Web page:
CEOS ARE LOSING CONFIDENCE…

Source: Goldman Sachs

…AS ARE CONSUMERS

Source: Conference Board

US EQUIT Y MARKET
 Af ter spending October ver y closely tracking EUR/USD, the S&P 500 has now decoupled a bit from external macro risks  Whether this decoupling can be maintained likely depends on if the Eurozone crisis can finally be contained (unlikely in my opinion)  Bull market leader s showing sharp underper formance and high volume selling, including breakdowns and failures at 55dma’s  Unit labor costs bottoming (real unit labor costs at 60 year lows & wage share of GDP at 50 year lows): corporate margins nowhere to go but down?  Sentiment has shif ted dramatically to now being excessively bullish  The market crashed due to the debt ceiling debacle’s implication on potential domestic austerity, as well as immediate threats arising from Italy & Greece  Although political changes have been made, the structural problems in Europe remain and continue to escalate as austerity impacts growth, suggesting the market may be indicating complacency

US EQUIT Y MARKET
 Still over valued, as per Shiller’s CAPE index  Secular deleveraging should return CAPE back to single digits before a long term bottom is put in  The key headwinds to multiple expansion at this stage is actually probably EM demand, which is being weighed down by a combination of sticky inflation and a tightening CB cycle in response to massive hot money flows  Overseas demand accounts for half of the S&P 500’s revenue
Source: Robert Shiller/Irrational Exuberance

US EQUIT Y MARKET
 Currently in consolidation zone between S&P 1220 & 1300 and in between 55dma & 200dma  Whether 200dma provides overhead resistance or is broken through will likely determine near -term trend direction  For now, cash appears attractive; break above 200dma could signal retest of highs, while break below 55dma could confirm bear market  Tight holiday liquidity could allow for a market ramp into year end, but it is dif ficult to get constructive on the market for 2012

AAII SURVEY % BULLS

Source: Cullen Roche/Pragmatic Capitalism

S&P 500

S&P 500 VS GOLD
 The US equity market priced in gold remains in a firm, multi-year bear market  Short SPY/GLD remains an attractive position  After breaking and re recovering the 2009 lows, this ratio is consolidating and unsuccessfully testing the 0.83 resistance above  Other equity markets, both developed and emerging, priced in gold appear even better short candidates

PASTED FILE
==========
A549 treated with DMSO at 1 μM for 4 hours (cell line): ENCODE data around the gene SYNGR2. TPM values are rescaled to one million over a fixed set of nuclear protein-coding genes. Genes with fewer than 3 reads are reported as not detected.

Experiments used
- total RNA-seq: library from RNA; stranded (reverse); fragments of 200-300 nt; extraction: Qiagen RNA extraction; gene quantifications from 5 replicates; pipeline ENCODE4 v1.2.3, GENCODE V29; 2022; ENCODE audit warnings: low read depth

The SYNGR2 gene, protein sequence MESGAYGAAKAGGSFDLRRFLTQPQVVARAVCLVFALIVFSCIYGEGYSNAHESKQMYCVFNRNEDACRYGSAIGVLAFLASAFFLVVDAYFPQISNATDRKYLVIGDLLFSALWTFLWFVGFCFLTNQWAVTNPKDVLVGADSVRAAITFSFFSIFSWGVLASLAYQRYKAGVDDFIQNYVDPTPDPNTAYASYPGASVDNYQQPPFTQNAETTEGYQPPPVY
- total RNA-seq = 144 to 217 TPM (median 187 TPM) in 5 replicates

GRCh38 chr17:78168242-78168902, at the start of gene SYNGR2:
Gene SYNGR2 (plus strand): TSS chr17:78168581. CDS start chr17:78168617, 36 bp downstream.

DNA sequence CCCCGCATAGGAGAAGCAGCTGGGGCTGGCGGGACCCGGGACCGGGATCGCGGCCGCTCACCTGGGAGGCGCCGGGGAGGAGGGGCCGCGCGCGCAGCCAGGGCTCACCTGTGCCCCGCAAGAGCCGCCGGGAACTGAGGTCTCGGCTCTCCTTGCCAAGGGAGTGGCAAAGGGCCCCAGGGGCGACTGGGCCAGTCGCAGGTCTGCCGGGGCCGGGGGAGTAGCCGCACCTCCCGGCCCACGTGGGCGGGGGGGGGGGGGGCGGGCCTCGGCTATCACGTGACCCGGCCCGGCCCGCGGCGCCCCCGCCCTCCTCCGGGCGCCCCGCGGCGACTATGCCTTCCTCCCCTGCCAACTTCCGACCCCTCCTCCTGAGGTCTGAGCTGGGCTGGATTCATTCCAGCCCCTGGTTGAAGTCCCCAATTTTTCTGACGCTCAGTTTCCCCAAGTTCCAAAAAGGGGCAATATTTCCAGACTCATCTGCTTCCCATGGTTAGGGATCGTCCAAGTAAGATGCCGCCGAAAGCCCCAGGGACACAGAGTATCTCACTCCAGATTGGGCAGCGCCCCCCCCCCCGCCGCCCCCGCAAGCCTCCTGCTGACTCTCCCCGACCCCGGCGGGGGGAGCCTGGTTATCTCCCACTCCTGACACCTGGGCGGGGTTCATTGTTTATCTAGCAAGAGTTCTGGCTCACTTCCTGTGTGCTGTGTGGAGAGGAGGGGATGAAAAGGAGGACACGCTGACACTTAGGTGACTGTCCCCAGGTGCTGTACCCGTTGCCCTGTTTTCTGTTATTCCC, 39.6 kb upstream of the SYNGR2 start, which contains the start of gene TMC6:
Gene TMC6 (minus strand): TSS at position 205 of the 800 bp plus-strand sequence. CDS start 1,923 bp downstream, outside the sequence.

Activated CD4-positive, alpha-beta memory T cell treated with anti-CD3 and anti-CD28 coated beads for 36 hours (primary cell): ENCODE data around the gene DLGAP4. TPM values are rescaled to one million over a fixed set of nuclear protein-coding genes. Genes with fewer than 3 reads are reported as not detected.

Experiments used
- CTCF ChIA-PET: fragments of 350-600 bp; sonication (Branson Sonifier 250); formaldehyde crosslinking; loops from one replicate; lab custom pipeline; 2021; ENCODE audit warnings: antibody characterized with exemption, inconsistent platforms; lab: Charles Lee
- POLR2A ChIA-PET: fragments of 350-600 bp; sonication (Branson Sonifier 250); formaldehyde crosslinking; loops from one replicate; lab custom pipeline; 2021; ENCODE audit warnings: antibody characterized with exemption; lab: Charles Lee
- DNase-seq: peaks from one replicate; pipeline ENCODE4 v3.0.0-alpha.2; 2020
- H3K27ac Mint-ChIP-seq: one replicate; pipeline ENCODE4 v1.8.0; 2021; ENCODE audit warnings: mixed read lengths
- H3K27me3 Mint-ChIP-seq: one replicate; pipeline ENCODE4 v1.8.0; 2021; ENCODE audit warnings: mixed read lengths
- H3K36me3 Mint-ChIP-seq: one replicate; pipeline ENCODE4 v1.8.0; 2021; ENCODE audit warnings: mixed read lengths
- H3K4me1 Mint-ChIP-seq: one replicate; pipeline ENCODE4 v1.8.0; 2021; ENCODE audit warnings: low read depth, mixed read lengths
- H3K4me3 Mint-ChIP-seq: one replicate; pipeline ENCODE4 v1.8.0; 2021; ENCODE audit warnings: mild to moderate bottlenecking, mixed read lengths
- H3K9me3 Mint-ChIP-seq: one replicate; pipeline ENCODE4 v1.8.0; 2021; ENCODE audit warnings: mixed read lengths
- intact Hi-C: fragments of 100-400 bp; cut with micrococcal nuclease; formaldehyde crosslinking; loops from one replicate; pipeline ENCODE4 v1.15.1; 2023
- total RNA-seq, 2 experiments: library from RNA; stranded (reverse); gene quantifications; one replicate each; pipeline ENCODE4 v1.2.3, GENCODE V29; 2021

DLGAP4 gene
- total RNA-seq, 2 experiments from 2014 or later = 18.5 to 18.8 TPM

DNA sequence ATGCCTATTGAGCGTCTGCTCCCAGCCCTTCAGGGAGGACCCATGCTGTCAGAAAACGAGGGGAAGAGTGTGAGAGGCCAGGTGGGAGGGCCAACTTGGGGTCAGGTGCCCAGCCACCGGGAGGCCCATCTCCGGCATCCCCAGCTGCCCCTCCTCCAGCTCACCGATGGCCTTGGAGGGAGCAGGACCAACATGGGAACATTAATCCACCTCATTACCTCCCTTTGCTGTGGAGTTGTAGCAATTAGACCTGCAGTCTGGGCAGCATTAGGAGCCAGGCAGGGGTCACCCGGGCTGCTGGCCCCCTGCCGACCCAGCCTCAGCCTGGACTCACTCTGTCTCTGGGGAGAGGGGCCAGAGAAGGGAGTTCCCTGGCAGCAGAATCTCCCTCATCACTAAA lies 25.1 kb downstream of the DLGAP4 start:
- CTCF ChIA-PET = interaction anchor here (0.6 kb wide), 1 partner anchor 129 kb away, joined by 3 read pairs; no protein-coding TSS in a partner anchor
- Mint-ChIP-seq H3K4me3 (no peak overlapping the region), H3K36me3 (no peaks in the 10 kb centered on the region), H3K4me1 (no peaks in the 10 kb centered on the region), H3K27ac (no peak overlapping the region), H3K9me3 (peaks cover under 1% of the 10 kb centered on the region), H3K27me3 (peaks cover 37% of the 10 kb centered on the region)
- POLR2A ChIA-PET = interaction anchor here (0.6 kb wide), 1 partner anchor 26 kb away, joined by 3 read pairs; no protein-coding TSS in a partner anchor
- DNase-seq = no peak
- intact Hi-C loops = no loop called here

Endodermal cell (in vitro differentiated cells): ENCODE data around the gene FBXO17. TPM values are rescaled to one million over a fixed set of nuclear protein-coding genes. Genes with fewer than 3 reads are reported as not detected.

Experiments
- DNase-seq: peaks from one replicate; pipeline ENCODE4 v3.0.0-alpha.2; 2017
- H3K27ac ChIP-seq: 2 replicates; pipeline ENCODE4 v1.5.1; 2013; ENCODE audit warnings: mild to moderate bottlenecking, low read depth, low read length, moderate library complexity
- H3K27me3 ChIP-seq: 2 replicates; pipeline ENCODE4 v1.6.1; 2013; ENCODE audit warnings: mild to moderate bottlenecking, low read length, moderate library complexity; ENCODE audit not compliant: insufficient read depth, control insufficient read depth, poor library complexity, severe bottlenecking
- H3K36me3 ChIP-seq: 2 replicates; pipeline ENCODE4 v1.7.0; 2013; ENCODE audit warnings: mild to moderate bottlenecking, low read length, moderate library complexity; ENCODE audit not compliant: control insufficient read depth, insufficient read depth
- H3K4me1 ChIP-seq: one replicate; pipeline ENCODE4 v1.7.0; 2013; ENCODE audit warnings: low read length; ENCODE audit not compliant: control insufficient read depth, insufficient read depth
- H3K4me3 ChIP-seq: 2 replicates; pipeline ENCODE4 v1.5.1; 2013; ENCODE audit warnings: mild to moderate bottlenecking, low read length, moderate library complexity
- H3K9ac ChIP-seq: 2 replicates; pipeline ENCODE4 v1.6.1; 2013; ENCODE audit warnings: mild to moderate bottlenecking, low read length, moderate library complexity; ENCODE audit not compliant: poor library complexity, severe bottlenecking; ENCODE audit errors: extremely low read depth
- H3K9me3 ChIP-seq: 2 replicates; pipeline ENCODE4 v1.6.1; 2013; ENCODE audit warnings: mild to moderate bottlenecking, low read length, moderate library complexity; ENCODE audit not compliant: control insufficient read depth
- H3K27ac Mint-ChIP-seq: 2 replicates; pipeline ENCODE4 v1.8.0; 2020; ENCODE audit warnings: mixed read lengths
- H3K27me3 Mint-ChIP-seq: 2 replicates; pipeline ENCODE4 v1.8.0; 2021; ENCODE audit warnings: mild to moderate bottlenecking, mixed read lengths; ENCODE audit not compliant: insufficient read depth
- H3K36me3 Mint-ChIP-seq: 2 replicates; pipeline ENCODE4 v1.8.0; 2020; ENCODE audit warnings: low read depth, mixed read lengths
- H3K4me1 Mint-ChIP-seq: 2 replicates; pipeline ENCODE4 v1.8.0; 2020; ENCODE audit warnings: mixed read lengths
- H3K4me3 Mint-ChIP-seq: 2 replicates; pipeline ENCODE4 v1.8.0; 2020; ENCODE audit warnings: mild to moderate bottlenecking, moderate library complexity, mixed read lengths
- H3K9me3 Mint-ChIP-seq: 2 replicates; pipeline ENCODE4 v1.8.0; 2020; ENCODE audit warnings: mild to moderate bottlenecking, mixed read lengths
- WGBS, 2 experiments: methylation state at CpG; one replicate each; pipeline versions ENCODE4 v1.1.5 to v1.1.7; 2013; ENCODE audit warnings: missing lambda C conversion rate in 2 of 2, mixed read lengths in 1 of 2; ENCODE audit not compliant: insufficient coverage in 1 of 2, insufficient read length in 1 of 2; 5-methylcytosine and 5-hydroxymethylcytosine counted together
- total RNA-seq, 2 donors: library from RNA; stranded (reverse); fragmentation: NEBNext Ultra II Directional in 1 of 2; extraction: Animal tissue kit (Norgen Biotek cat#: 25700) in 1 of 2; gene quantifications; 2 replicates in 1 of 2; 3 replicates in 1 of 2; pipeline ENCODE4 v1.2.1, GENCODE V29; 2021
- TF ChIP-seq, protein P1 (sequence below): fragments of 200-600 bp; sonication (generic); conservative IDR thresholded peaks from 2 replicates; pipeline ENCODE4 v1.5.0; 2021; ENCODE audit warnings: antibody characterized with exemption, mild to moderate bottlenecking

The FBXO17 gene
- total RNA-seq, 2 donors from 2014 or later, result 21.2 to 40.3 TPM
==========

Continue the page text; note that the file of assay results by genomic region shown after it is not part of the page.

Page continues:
HY/EQUIT Y DIVERGENCES

Source: Tim Backshall/Capital Context

LEADING STOCKS
 Wal-Mar t (WMT), Autozone (AZO), and O’Reilly Automotive (ORLY) have been among the best market leader s recently  As Mark Smith obser ves, these are the same stocks that ramped ahead of the 2007 -09 recession  To the right is a char t of the relative per formance of a price-weighted basket of the above stocks vs the S&P  Large-caps with pristine balance sheets continue to outper form growth stocks on a trailing basis  This is a bearish divergence in the medium term

EUROPE
 Italian PM Silvio Berlusconi has now resigned, paving the way for austerity implementation
 Mistimed austerity has thus far only hurt growth; is a new administration a credible solution to Italy’s financing troubles?  If likely successor Mario Monti fails in implementing required austerity or in garnering the required majority for a coalition government, BTP yields would go right back up  Even if austerity is successfully implemented, how will deficit ratios be brought down with austerity’s impact on growth?  According to Edward Harrison, at 6.5% on the 10yr, Italy would need a budget surplus of 5% of GDP (laughable) to keep debt levels simply from rising, let alone falling to sustainable levels  October Italian PMI at a very low 43.3

 Greek PM George Papandreou has also resigned, eliminating the threat of a Greek referendum rejecting the EFSF bailout
 Societal disruption continues to rise, especially since the introduction of a property tax to be collected directly through the state power supply corporation  Although the bailout package is now set to be accepted, general elections in February may bring more hurdles to Greece’s inclusion in the EU bailout

EUROPE
 T h r e e n e c e s s a r y a n d ev e n t u a l l y i n ev i t a b l e p o l i cy a c t i o n s :  Cut benchmark ECB rates to zero  Expand the ECB SMP effectively into an unsterilized QE program  Create a common treasury/fiscal union (possibly by turning the EFSF or ESM into one), funded by the ECB  A f o u r t h a c t i o n m ay b e to e j e c t s o m e c o u n t r i e s f r o m t h e e u r o a l l ow i n g f o r m o r e f e a s i b l e f i s c al i n te g r a t i o n  I t a l i a n & S p a n i s h d e b t r a te c e i l i n g s / t a r g et s s e e m to b e t h e o n l y c r e d i b l e w ay to f i r ewa l l c o u n t r i e s s e e n a s to o b i g to s av e  E C B b i d s h av e h e l p e d I t a l i a n 1 0 y r y i el d s d r o p b a c k b e l ow 7 % , b u t o n l y a p e r p et ua l b i d o r r a te t a r g et a p p e a r s to b e s u f fi c ie n t to ke e p r a te s f r o m r i s i n g b a c k  I s a n E C B b a z o o ka a l l b u t g u a r a n te e d a t t h i s p o i n t , c o n s i d e r i n g :  €174 billion in periphery bonds bought by the ECB through the end of October?  €307 billion in Italian bonds alone to be rolled over in 2012?  G e r m a ny & t h e E C B r e m a i n h aw k i s h h o w ev e r  I t a l y o w e s G e r m a n b a n k s € 1 16 b i l l i o n  Germany will have to choose between a domestic banking crisis and ECB monetization  The only question is: how much worse will things have to deteriorate before the ECB relents?

EUROPE
 Political turmoil in Athens & Rome is making a larger EFSF less likely anytime soon  An attempted €5 billion, 15yr issuance had to be modified to €3 billion, 10yr paper due to poor demand and liquidity for EFSF paper  It is becoming clear that the EFSF in its current form was an ad -hoc policy response that does little more than buy time  EFSF yields remain at record wides  S&P has warned of ratings cuts to several European nations, the most notable of which is France  A French downgrade would render the EFSF moot, as Germany would become the sole backstopper lef t  This could be the catalyst for unlimited ECB inter vention  Lots of bearish economic data recently:
 German Industrial Production down 2.7%  Eurozone retail sales down 0.7%  Spanish GDP growth has stalled